Frequently asked questions
Q: What is the curve?
You see the curve to the left. There are about three constraints:
there should be around 40 percent A and A-, the average should be in the B+ range
and the standard deviation window should include only A and B grades. Then,
according to the distribution, the cutoffs are set. This also depends on gaps in the
distribution, i.e. avoiding too flat parts of the curve for a cut.
The cuts also depend at the analysis of grades of a few "gauge" students near
Q: Do you have statistics about resurrection?
Answer: Sure. Resurrection usually takes place for about 10 percent of students.
Because the HW score were in general high, beating the average grade with the final grade
is not so easy. But resurrection happend, for example, with
hard work. The tougher material of the third part could make
a difference. The graphics to the left shows the correlation between
average score and final score. The graphics to the right shows the
difference of the final score minus the average score.
Q: What does
rnyyl? Nyy qbar? Erzrzore gung ceboyref ner rnfl vs lbh xabj gur nafjref
on the exams page mean?
You have to find out yourself. Hint: it is is a
The one used is quite special and has its own name.
In many of the problems I encountered, it
mentioned to assume the region is a simple solid. I understand that this is
because the theorems only work under these conditions. However, the book
only gives two examples of simple solids. It says a simple solid is
something like a rectangular box or an ellipsoid, but it never says how to
determine if something is a simple solid-it never mentions what something
that isn't a simple solid is. What determines if a solid is "simple"?
What happens when solids aren't simple? How would one go about calculating
things like flux?
Stewart calls a region simple, if it is
both Type I, Type II (p 934). In three dimensions,
it should be os that you can set up a triple integral
with any given variable order and the integrals of
the third bound are given by functions (p.966).
The definition of "simple solid curve" not so important.
Dont mix it up with "simply connected". That refers
to the property that you can pull together any
closed loop in the region to a point.
For the integral theorems, the notion of simple
does not matter. It is just simpler to setup both
the triple integral as well as the surface integrals
if you have a simple region. But it can also be no
problem for other regions like the doughnut, which is
not simple but still, it is still (relatively) simple to
parametrize the boundary.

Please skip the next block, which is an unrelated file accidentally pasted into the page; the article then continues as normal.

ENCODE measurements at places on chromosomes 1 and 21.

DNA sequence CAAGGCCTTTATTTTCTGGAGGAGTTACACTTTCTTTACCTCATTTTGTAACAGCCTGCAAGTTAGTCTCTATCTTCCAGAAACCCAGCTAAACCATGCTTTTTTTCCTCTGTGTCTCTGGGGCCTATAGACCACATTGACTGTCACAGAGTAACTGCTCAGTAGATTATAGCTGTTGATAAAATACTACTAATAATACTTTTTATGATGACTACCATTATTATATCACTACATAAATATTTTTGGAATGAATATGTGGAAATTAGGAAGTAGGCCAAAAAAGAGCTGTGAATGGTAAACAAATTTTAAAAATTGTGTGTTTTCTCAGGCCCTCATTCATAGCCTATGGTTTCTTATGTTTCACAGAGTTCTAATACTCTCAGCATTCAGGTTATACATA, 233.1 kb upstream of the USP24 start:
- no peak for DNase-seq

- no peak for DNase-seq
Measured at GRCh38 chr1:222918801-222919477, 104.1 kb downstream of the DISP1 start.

If you should have a solid, for which you have several
surfaces as a boundary, you will have to parametrize all
the boundaries. An example is a swiss cheese. You have to
parametrize the outside, as well as the holes. A swiss
cheese is not a simple region.
The notion of simply connected only enters at one place
in our course. If a region is simply connected and a
vector field has curl(F)=0 in that region, then there
is a function f such that F = grad(f).
Will we be expected to derive any results e.g. how to get from rectangular to polar
coordinates in a double integral. Or will we be expected to just apply these
In general, you don't know to know the proofs. But note that
in order to remember the r factor for example, when
going to polar coordinates, it is good to have in mind
the little wedge of size dr and r dtheta .
The area of this gives you the distortion factor r dr dtheta
While you have not to know the derivations of such things
in an exam, it will help you to remember this in the long
term. Similar with other topics of this midterm: to remember
the Lagrange equations, it is good to have in mind that
these equations just express that two gradients have to
be perpendicular and if the two gradients were not
perpendicular, then the rate of change of the function
along the constraings is nonzero.
The second derivative theorem is a result which is probably
best remembered for now without proof.. One needs linear algebra
to give an intuitive proof. The proof you find in the book is a
hack, not intuitive.
Q: In chapter 9 about curves, there are a lot of formulas. Which do we have to know?
- Velocity, speed, acceleration, the unit tangent vector, how to get r back from r',
arc length have to be known
- Curvature formula, the formulas for the Frenet frame have not to be known by heart,
but you have to know what curvature means.
- You will not have to memorize the curvature formula. But when given, you can compute
the curvature like here in the case of the helix:
v=Cross[ r'[t],r''[t]]/Sqrt[r'[t].r'[t]]^3; Simplify[Sqrt[v.v]]
where the curvature is constatn.
- Here is a proof of the curvature formula with mathematica
Q: Can I use the old edition of Stewards book?
We need the third edition. The problems are different from
edition to edition.